OCR for page 419
~8 44. National Center for Bealth Statistice. Medical Care, Bealth Status and Family Income. Series 10, - . 9. Washington , D.C.: U.S. Government Pr inting Of f ice, 1964. Hemecek, J., and E:. Grand dean . Results of an ergonomic investigation of large~space offices. muon Factors 15:111-124, 1973. 46. New York S"te Commission on ventilation. Ventilation. Hew York: Du~cton, 19 23 . 47. Penney, G. W., and N. G. Zlesse. Soiling of surfaces by fine particles. ASEiRAE Transe 74{Pt. 11:vI.3.1-VI.3.13, 1968. 48. Pepler, R. D. A study of productivity and abeenteeism in an apparel factory with and without sir conditioning. ASERAE Trane. 79lPt. 2} s81-86. 1973. 49. Pepler, R. D., and R. B. Wamer. Temperature sad learning: An experimental study. ASHORE Trans. 74{Pt. 2)s211, 1968. 50. Prosbansky, B. M., W. a. Tttelson, and L`. G. RivItn. The influence of the physical environment on behaviors Some basic assumptions, pp. 27-37. In B. M. Proshanaky, W. B. Ittelson, and L. G. Riming Ede. Environmental Psychology: Man and Bis Physical Setting. New York: Belt, Rinehart and Winston, Inc., 1970. 51. Redford, E. P. Bealth aspects of housing. J. Occup. Hed. 18: 105-108, 1976. 52. Russell, F. A. R. The Ataospbere in Relation to fin Life and Health. Publication No. 1072. Washington, D.C.: Smithsonian Institution, 1896. Compiled in Smithsonian Misc. collections 39:Article ITI, 1899. 148 pp. 53. Sacber, G. A. Energy metabolism and tbermoregulation in old age. ASBRAE Trans. 85tPt. 1) :775-783, 1979. 5 4. Schaefer , v. J., V. A. Mohnen , and v. R. Heirs . Air quality of American homes. Science 175 :173-175, 1972. 55. Schaffer, }3. die A survey of some moisture and other problems influenced b`< building tightness. ASTM-DOE Symposium on Air Infiltration and Air Change Rate Measurement, Washington, D.C., March 16, 1978 (in prese). 56. Schaplowsky, A. F., L. G. Polk, F. 8. Ogleabay, J. B. ISorrison, R. E. Gallagher, and W. Berman. Carbon monoxide contamination of the living environment: A national survey of home air specimens and children's blood samples. Presented at American Public Health Association Meeting, November 7, 1973. U.S. Deparmen~c of Bealth, Education, and Welfare, Center for Disease Control. 57. Selye, B. One Stress of Life. rev. ed. New York: McGraw-Eill Book Company, Inc., 1976. 516 pp. 58. Speal~n, C. R. Odors, odorants, and deodorants in aviation. Ann. N. Y. Acad . Sci . 58: 40-43, 1954. 59. Spivey, G. M., and E. P. Radford. Inner~city housing and respiratory disease in children: A pilot study. Arch. Environ. Bealeb 34 s 23-29, 1979. 60. Sterling, T. D., and D. M. Robaysshi. Exposure to pollutants in enclosed slicing Spaces. ~ Environ. Res. 13s1-3S. 1977.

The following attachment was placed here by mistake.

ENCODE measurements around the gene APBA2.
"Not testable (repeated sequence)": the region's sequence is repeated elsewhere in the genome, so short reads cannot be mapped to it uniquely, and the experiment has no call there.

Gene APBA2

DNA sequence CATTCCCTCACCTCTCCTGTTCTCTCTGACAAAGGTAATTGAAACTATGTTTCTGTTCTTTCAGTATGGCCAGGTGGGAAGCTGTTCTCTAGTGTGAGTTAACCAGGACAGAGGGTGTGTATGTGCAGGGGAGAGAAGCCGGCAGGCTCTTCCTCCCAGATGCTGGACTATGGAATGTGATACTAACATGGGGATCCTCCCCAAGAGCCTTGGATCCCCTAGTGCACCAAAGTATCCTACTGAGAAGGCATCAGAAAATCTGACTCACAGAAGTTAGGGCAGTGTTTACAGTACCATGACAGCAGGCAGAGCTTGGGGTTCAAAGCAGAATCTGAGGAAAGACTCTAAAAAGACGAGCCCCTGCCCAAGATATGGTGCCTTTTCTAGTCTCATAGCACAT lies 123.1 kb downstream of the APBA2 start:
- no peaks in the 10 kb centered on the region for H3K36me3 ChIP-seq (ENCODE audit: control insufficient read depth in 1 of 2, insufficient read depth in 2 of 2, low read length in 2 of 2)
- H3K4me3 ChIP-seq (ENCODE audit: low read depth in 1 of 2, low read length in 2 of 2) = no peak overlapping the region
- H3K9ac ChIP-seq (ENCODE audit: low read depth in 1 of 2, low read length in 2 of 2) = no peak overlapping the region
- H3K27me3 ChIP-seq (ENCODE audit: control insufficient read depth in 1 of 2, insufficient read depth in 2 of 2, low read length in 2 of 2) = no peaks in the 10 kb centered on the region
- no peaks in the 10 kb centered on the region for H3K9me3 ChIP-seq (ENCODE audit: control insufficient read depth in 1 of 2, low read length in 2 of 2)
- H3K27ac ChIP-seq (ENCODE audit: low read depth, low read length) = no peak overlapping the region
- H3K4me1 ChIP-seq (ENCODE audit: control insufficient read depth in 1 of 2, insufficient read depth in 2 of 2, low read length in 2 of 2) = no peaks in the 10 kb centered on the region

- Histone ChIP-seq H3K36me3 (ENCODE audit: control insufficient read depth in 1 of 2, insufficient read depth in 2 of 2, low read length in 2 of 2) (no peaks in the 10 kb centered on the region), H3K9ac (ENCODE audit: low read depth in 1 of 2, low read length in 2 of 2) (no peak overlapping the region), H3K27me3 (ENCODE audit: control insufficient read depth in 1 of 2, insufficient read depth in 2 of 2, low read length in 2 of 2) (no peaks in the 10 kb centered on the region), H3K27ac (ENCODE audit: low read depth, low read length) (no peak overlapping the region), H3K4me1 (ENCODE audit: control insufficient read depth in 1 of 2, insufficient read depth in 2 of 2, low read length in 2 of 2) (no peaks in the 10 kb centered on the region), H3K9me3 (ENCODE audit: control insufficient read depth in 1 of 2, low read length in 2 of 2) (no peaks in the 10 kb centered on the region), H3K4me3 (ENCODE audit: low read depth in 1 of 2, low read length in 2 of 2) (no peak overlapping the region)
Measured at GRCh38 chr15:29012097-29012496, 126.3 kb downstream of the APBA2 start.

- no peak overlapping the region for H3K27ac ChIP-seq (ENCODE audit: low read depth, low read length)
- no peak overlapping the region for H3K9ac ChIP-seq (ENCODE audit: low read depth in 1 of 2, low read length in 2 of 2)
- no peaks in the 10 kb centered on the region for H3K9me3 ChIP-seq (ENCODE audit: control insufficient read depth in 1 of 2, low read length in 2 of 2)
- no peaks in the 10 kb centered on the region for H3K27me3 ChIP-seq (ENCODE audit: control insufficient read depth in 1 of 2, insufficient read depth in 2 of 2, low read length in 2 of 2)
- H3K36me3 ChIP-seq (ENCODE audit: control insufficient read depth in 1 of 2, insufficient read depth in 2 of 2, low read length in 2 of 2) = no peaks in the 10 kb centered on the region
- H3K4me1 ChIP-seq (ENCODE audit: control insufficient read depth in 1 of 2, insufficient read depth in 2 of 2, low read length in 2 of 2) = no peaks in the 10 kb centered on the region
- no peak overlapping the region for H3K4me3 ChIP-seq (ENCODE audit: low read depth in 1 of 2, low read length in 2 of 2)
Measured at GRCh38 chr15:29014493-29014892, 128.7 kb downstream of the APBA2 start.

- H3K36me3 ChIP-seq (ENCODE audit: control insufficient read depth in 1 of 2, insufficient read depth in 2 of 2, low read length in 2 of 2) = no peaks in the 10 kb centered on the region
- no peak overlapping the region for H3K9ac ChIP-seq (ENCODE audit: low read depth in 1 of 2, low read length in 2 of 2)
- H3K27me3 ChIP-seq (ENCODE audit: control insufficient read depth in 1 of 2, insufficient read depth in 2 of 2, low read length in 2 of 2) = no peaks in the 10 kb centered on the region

OCR for page 419
449 61. U.S. Depart~nt of Bealth, Education, and Welfare, National Institute for Occupational Safety and Bealth. National Occupational Hazard Survey. Pilot Study. Dow (NTOSH} Publication No. 75-162. Washington, D.C.: U.S. Department of Bealth, Education, and Welfare, May 197S. 62. U.S. Environmental Protection Agency, Office of Noise Abatement and Control. Information on l~evele of Environmental Noise Requisite to protect R,blic Bealth and Welfare with an Adequate Margin of Safety. U.S. Environmental Protection Agency B - port No. 5 50/9-74-004. Washington , D. C.: U. S. Environmental Protection Agency, 1974. 46 pp. ~ appendices. 63. Vega, T., and C. J. Seymour. ~ simplified method for determining ozone levels in community air pollution surveys. J. Air Po3~1ut. Control Assoc. 11:28-33,44, 1961. 64. Walker, R. L., and B. R. Fish. Adhesion of Particles to Surfaces in Liquid and Gaseous Environ~nente. Paper presented at 4th Annual Meeting of the American Association for Contamination Control, Miami, Fla., May 25-28, 1965. 65. Williams, H. Developing a table of relaxation allowances. Ind. Eng. 5~12) :18-22, 1973. 66. Williams, B. G. More light with less manpower, pp. 56-68. In Maintenance Guide for Commercial Buildings. Cedar Spider Stamats Publishing Co;, 1975. 67. Wilner, R., R. Walkey, T. Pinkerton, and M. Tayback. The Musing Environment and Family Life. Baltimore: me Johns Bopkins Press, 1962. 338 pp. 6 8. Winneke, G., and J. Ra~tka . Odor pollution and odor annoyance reactions in industrial areas of the Rhine-Ruhr region, pp. 471-479. In J. Le Magnen and P. Hack, ode. Proceedings of the Sixth International Symposium on Olfaction and Taste. tendons Information Retrieval Ltd., 1977. 69. W`nnick, L. American musing and Its Use s The Demand for Shelter Space. Census Monograph Series. New York: John Wiley ~ Sons, Inc., 1957. 143 pp. 70. Winslow, C.-E. A. Fresh Air and Ventilation. New York: B. P. Dut ton & Company, 1926. 182pp. 71. Winslow, C.-E. A., and L. P. Berr$ngton. The influence of odor upon appetite. Aaa. J. Hyg. 23:143-156, 1936. . World Bealth Organization. Health Bazards of the Busasn Environment. Genera: World Bealth Organization, 1972. 387 pp. 7 3. Wyon, D. P. Human productivity in thermal environments between 6SF and 85F (18-30C), pp. 192-216. In J. A. J. Stolwijk, Ed. Energy Conservation Strategies in Buildings. New Barren s John B. Pierce Foundation of Connecticut, Inc., 1978. 7 4 e Wyon, D. P. me role of the environment in buildings today s Thermal aspects. Factors affecting the choice of ~ suitable room temperature. Build Int. 6: 39-54, 1973.